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V.S. religious leaders strive to keep the faith during pandemic


As the coronavirus pandemic continues to rage, religion has gone viral in ways that many have never seen before. Virtual memberships have skyrocketed, as many congregations in New York live stream their worship services, in compliance with the ban large gatherings initiated by governor Cuomo in a bid to slow the rate of infection. 

In Valley Stream, worship services, bible studies, prayer times and fellowship meetings at a number of houses of worship have been moved to strictly online platforms, such as Zoom, Facebook and YouTube. 

While many religious leaders said they miss the togetherness and community that in-person interaction and worshipping brings, they are striving to adapt while encouraging their congregants to do the same. 

“I’m not saying God caused this, but I still believe God is in control despite what’s going on,” said the Rev. Gertude Nation of Grace United Methodist Church in response to the pandemic. “... We don’t know when in-person worship services will resume … but, people should pray and read their bibles and fast because it’s important.”  

Nation said she has found the switch to online services challenging because of the varying levels of computer literacy among her congregants. They have also expressed to her that they miss the camaraderie of in-person meetings. 

However, even with these concerns, Nation said she continues to remind her congregants to maintain spiritual practices at home.

For the Masjid Hamza, sermons, speeches and recitations are now done online, and members have been advised to perform their daily prayers at home with their families. 

“It has been difficult to keep people motivated, but we are telling them not to lose hope,” Imam Kashif Aziz said. “We miss the spiritual uplifting that in-person meetings give and it makes us cry at times that we have been deprived of this, but everything is decreed by the Lord.”

As Aziz continues to motivate his congregants to stay hopeful and faithful, he has noticed that more people in crisis have been reaching out to him as the pandemic takes its toll on them emotionally and spiritually, and as a result he has increased his ministry hours.  

“It might seem like we are at home now, but imams are constantly extending out positive energy to encourage others, so mentally we are in overdrive,” he said. “People need more religious guidelines and financial help now, so we are spending more time and energy meeting these needs.”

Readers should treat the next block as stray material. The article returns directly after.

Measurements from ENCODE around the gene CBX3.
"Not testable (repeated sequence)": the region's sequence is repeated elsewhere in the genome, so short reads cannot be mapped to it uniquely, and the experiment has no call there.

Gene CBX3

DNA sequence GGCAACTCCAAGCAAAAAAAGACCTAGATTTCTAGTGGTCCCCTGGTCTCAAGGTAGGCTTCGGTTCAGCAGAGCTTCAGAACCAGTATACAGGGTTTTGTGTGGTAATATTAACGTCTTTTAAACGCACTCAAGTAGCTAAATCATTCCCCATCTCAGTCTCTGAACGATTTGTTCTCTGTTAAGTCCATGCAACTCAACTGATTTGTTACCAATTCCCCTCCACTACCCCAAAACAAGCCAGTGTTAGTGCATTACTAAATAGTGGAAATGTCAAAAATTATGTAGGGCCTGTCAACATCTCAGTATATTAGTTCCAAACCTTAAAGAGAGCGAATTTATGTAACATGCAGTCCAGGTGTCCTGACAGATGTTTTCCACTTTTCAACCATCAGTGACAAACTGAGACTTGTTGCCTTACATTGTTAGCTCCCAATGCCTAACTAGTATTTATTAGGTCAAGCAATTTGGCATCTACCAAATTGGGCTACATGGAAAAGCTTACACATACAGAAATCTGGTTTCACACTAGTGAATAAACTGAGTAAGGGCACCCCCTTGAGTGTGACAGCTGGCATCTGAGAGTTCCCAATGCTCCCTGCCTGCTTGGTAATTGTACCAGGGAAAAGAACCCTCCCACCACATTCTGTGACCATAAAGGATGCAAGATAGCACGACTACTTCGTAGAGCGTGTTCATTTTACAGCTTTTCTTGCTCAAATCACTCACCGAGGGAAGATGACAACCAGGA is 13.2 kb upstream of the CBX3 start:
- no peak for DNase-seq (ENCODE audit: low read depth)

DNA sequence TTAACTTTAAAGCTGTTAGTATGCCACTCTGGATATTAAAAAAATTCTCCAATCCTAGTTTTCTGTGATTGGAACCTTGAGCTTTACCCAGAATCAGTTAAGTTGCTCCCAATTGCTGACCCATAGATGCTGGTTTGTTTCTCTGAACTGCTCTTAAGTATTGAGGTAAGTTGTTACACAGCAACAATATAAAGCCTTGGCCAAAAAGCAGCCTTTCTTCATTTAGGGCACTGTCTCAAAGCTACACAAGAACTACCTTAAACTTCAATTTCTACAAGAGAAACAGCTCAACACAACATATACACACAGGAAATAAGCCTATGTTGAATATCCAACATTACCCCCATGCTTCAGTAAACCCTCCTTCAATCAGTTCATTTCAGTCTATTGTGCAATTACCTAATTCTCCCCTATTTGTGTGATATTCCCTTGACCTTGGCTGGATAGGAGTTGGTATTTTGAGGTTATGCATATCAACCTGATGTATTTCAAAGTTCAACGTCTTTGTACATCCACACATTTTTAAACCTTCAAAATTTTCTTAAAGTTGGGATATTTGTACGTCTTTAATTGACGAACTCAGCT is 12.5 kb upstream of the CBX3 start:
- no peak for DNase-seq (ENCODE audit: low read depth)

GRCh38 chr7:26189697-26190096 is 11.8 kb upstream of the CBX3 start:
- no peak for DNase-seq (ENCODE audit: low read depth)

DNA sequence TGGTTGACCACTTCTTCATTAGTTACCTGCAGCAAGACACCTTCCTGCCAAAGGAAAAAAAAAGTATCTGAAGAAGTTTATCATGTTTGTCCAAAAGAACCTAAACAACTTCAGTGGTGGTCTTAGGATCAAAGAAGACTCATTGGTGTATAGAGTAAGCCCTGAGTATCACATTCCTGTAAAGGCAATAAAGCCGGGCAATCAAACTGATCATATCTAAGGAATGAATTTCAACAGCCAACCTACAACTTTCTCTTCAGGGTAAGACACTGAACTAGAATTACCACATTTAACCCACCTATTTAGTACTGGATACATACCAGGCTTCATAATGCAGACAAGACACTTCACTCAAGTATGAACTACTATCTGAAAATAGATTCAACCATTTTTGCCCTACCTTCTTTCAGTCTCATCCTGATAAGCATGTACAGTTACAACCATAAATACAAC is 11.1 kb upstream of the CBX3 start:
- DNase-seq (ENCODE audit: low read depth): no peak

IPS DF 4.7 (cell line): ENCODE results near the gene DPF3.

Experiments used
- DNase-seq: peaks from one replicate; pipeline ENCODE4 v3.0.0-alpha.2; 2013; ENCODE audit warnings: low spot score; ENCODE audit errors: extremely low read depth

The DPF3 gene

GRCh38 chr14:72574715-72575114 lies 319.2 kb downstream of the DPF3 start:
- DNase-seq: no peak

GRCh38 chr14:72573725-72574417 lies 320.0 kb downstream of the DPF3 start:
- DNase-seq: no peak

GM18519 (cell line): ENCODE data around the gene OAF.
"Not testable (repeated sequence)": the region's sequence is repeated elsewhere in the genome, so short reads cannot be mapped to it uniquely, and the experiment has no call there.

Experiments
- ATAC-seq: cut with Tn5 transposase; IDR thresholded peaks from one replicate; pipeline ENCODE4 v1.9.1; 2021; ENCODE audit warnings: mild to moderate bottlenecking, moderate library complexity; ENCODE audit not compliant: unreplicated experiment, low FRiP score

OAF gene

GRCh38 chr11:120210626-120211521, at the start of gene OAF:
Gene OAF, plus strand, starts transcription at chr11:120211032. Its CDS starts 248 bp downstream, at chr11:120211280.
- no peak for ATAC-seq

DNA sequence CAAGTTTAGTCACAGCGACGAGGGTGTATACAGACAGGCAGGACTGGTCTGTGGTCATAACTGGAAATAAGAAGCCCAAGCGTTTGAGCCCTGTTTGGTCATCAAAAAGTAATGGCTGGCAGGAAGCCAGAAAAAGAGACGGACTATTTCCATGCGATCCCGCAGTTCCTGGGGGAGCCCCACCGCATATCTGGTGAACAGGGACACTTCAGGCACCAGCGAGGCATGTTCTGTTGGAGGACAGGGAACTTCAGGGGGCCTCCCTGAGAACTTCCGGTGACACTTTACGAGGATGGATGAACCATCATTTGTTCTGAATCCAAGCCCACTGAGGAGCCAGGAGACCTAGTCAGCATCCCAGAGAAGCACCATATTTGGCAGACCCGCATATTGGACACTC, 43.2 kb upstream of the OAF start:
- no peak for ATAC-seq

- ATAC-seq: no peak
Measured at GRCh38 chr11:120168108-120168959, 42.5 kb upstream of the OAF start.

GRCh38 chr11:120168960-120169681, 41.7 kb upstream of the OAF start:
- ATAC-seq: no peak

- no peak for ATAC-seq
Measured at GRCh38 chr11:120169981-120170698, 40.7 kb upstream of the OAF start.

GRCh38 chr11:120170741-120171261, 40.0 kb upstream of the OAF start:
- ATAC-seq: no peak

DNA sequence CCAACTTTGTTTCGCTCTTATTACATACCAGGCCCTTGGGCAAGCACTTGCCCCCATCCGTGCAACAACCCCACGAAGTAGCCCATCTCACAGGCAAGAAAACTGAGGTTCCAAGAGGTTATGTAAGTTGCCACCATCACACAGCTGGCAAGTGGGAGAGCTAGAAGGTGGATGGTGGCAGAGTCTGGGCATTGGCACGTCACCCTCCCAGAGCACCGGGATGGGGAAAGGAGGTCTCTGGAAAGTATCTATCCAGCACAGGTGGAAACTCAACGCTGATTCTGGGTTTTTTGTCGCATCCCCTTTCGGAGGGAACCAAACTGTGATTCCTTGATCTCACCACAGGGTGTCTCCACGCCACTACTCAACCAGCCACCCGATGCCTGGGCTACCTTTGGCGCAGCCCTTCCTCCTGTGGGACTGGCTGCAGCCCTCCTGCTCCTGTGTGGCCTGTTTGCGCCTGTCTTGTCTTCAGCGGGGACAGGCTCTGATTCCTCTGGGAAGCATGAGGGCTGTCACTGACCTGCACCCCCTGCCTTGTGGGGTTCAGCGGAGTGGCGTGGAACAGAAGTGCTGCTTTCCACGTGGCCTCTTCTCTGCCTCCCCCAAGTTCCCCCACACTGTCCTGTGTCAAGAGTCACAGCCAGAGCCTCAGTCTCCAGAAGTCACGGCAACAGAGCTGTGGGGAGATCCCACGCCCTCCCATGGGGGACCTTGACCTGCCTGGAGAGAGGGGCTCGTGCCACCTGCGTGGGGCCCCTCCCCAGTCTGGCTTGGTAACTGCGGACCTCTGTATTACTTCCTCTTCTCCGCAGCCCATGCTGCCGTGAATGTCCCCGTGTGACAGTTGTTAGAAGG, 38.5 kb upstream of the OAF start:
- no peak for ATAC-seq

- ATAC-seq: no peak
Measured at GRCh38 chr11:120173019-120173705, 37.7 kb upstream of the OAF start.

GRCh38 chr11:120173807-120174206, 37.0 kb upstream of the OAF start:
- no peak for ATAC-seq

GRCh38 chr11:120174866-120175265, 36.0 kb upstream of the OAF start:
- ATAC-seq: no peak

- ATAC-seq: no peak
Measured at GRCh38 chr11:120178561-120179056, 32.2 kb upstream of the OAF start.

The Valley Stream Jewish Center, also known as the Temple Gates of Zion, has also switched to having online Sabbath services through a video chat service called Zoom. 

“We haven’t fully absorbed the crisis here,” Rabbi Yechiel Buchband said. “In Jewish custom, there’s a lot of touching and hugging, but we can no longer do those interactions.”

Usually in the middle of a typical worship service, Buchband will take out the synagogue’s Torah scroll, and members of the congregation will either kiss it or kiss their hand first and then touch the scroll. At the end of service, people will kiss or hug to greet their neighbors and wish each other a peaceful Sabbath. 

“This is difficult because touch is so ingrained and part of our services,” he said. “It’s all a part of the natural experience. Those things are second nature, but we are not touching anymore.”

Since the change to online services the Valley Stream Presbytarian Church has noticed an increase in membership because they have been able to reach more people who are living outside of Valley Stream.

“We want to keep people connected so there is no loneliness and every time we meet online, we help each other push through the next moment of anxiety,” the Rev. Kymberly Clemons-Jones said. “This is a time where we are all being tested and we need each other to help turn our attention to God.”